Issey Miyake: Futurist Fashion Visionary

Legendary fashion designer Issey Miyake. Photo by Brigitte Lacombe

If legendary designer Issey Miyake is less conspicuous than his Japanese peers Rei Kawakubo and Yohji Yamamoto, it’s because Miyake has never seen himself as a fashion designer, but more as a designer who makes things. Imagine Apple’s Steve Jobs and Jony Ive making clothes as well as computers, and you can appreciate the scope of Miyake’s ambition.

Miyake’s outfits have never been about belonging to the fashion tribe but an invitation to liberation. While Yamamoto and Kawakubo’s clothes impose upon the wearer, Miyake’s liberate them. And they do so with fast-forward fabrics: plastic, rattan, Plexiglas, bamboo, silicon, horsehair and copper cable. To wear clothes designed by his fashion peers is to inhabit their world, like actors in a play. To wear Miyake’s creations is to exit stage left into the daylight outside. While Yamamoto and Kawakubo espouse fashion couture, Miyake sees clothing as a social concept. Yamamoto chases dreams, but Miyake never sleeps. Kawakubo is impossibly cool, yes, and Yamamoto is dazzlingly poetic, but Miyake sees the future, knowing humanity needs more technology and to use its resources wisely.

That is the picture painted by Miyake Issey Exhibition: The Work of Miyake Issey, at The National Art Centre in Tokyo. Miyake followed or set for himself rules different from those his peers obeyed. Far from being expressions of status, wealth or sex appeal, Miyake’s clothes have only ever been wearable answers to basic human needs. Exhibition curator Yayoi Motohashi says: “Miyake doesn’t have such a strong identity in fashion. And if he does, it’s more like freedom. And the person who wears his creations gets that, too. But with Yohji and Kawakubo, you have to be more of a fashion follower. It’s more tribal.”

132 5. ISSEY MIYAKE, No. 1 Dress, No.1 Jacket from 2010. Photo by Hiroshi Iwasaki

The influence of the three was so great that it was clear to see in the generation of Western designers of the 1990s, which included Martin Margiela, Hussein Chalayan, Dries Van Noten and the house of Viktor & Rolf, and in Japanese designers Junya Watanabe, Junko Koshino and Junichi Arai.

From the start, Miyake has been aware of temporal and social needs, the need for clothes that give the greatest importance to the human beings that wear them. He once said he hoped “to make clothes like jeans and T-shirts that many people can wear freely”. He saw that to make that happen, he must meld tradition and technology, and strive continuously to develop new materials and methods. His exploits led to epochal designs such as Pleats Please and A-POC. And he has always said fashion should be fun – a sentiment Yamamoto and Kawakubo fail to share.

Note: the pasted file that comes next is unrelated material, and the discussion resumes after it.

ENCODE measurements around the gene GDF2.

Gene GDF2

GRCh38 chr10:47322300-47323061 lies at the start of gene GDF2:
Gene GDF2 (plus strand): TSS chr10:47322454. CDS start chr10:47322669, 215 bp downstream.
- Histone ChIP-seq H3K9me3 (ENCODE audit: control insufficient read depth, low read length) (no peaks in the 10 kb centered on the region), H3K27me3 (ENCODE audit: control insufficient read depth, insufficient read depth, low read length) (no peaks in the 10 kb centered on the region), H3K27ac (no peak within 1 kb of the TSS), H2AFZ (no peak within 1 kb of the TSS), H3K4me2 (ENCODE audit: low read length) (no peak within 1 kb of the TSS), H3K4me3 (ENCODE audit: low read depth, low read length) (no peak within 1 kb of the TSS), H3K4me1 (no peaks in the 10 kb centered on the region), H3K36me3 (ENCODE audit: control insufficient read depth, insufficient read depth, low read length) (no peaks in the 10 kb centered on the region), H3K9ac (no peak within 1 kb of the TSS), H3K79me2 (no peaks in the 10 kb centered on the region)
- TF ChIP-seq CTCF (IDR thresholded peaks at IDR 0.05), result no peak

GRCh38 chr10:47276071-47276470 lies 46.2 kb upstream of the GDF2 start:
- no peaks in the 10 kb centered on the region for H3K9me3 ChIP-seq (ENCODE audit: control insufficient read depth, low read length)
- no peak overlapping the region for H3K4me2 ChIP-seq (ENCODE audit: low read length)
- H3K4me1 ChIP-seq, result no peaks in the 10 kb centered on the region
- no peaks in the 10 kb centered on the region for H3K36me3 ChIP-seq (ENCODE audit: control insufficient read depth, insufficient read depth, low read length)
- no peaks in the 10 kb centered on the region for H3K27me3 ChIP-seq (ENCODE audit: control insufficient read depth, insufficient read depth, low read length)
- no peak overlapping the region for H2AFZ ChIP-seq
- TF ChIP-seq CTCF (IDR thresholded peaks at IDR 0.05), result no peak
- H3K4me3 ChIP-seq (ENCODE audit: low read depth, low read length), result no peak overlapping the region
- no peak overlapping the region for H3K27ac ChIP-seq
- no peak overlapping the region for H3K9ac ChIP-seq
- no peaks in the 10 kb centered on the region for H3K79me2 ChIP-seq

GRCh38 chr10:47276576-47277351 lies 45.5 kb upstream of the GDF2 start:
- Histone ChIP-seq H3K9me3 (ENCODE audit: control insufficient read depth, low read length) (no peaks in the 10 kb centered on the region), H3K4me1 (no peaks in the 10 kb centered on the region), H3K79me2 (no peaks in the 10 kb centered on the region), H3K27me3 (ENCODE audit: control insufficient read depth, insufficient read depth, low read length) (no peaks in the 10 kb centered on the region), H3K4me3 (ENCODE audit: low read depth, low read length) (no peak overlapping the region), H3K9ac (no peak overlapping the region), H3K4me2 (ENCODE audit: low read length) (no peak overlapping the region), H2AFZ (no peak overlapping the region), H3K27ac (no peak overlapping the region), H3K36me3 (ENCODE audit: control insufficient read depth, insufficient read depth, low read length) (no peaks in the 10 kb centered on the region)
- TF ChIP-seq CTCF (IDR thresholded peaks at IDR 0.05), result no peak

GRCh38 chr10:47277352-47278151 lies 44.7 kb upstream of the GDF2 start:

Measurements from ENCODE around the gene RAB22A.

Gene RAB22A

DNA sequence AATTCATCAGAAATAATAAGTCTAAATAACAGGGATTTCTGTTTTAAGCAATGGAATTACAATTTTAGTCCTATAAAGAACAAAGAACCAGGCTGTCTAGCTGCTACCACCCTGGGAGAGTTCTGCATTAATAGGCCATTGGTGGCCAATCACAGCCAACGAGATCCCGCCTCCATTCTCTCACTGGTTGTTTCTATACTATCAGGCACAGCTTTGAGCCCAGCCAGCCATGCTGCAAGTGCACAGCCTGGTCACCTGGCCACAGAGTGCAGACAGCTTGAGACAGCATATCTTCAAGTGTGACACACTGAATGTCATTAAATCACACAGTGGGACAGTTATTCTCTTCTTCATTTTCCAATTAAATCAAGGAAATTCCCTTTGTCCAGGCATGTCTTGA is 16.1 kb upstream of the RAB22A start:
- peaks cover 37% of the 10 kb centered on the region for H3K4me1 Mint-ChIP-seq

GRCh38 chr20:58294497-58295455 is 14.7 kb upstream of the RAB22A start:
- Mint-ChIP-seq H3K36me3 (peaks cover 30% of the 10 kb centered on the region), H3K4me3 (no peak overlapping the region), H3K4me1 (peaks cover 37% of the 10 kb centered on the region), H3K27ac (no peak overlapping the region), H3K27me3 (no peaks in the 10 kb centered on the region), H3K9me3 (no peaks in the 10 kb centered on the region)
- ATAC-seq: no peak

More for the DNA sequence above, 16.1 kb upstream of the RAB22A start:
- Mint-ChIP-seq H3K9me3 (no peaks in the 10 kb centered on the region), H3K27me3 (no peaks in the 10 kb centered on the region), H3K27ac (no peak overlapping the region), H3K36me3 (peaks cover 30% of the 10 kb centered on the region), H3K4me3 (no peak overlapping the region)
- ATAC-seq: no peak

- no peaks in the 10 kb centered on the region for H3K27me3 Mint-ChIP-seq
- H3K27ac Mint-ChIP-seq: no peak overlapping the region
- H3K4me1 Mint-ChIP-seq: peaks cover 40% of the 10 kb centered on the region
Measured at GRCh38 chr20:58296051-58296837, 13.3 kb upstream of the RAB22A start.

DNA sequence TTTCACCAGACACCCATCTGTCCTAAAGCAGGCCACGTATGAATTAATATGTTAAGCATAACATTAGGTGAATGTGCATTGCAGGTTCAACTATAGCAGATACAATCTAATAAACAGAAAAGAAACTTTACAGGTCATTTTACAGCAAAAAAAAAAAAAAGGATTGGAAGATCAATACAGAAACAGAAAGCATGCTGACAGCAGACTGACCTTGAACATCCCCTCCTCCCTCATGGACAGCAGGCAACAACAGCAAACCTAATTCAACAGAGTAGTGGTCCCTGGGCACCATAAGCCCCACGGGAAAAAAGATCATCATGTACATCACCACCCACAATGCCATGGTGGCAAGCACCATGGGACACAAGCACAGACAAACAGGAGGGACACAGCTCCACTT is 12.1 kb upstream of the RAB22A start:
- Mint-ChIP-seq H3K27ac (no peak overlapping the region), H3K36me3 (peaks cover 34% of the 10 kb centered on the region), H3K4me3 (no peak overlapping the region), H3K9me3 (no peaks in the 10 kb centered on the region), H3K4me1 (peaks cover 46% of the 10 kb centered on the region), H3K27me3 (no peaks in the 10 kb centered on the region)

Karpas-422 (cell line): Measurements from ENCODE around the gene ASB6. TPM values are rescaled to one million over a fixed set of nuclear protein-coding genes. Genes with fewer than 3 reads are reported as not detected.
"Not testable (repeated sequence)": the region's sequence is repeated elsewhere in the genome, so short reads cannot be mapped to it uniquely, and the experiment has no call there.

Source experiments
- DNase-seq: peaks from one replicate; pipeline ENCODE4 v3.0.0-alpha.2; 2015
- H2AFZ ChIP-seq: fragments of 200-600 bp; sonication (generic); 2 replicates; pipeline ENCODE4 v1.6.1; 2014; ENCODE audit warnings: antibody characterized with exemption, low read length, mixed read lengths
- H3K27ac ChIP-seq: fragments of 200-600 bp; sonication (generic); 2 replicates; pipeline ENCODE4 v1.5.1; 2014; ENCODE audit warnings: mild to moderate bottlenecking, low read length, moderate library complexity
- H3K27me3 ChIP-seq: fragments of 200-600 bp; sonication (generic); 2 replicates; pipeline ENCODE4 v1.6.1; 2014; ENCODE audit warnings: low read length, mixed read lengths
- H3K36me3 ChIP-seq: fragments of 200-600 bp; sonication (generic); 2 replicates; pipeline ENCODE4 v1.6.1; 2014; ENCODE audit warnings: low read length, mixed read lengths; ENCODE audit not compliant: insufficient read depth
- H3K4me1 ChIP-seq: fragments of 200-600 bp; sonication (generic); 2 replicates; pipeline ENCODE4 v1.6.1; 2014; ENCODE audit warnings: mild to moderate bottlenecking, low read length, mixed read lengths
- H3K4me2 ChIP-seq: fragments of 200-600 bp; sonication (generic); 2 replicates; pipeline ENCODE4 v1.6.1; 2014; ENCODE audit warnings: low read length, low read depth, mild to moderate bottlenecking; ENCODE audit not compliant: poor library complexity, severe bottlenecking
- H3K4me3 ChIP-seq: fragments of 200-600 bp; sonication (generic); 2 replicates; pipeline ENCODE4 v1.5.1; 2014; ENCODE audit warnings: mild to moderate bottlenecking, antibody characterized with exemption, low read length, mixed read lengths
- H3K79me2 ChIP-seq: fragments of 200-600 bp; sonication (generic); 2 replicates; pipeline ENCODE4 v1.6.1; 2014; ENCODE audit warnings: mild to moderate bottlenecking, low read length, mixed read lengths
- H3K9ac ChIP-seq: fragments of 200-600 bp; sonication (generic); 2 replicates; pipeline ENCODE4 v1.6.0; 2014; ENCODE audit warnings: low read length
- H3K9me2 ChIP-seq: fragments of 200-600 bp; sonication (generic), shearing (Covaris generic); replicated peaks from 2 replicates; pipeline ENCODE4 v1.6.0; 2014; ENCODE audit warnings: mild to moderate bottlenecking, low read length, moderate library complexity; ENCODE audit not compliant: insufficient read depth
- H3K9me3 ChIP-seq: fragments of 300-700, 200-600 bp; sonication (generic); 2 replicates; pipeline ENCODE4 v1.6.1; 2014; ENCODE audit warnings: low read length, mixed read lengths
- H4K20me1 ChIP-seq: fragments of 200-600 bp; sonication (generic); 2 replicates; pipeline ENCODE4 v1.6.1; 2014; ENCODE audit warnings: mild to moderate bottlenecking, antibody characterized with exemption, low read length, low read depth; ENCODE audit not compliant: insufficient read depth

“What I hope people will take away from a visit is that the act of design and its process are synonymous with excitement and joy,” Miyake says. “It offers so many possibilities, and is so much fun from start to finish. I planned the exhibition with this goal in mind.”

Miyake’s vision makes him something of a prophet – although his goals are not always easily understood. The designer was born near where the atomic bomb that destroyed Hiroshima fell. When he was a graphic design student at Tama Art University in Tokyo, Miyake sent a letter to the organisers of the inaugural World Design Conference, held in Japan in 1960, demanding to know why the programme omitted “clothing design”. He was making the distinction between designing clothing and fashion. By upholding that distinction before he had created a stitch, he differentiated himself from Kawakubo and Yamamoto.

MIYAKE ISSEY EXHIBITION: The Work of Miyake Issey installation view at the National Art Centre, Tokyo. Photo: Masaya Yoshimura

Miyake moved to France in 1965, studied at the École de la Chambre Syndicale de la Couture Parisienne, and then worked briefly with Guy Laroche and Givenchy. With the foundation in 1970 of the Miyake Design Studio, he began to focus on freedom of thought and freedom of the body. He created a jumpsuit with a tattoo motif that resembled a wearable second skin; a multi-size handkerchief dress made of three squares of fabric joined on the bias; a cocoon coat swept diagonally around the body; and a linen jumpsuit made with the whole width of the fabric. The free-form shapes took on different meanings on different bodies, making their wearer more important than the clothes. It was the underlying principle of freedom that Miyake upheld.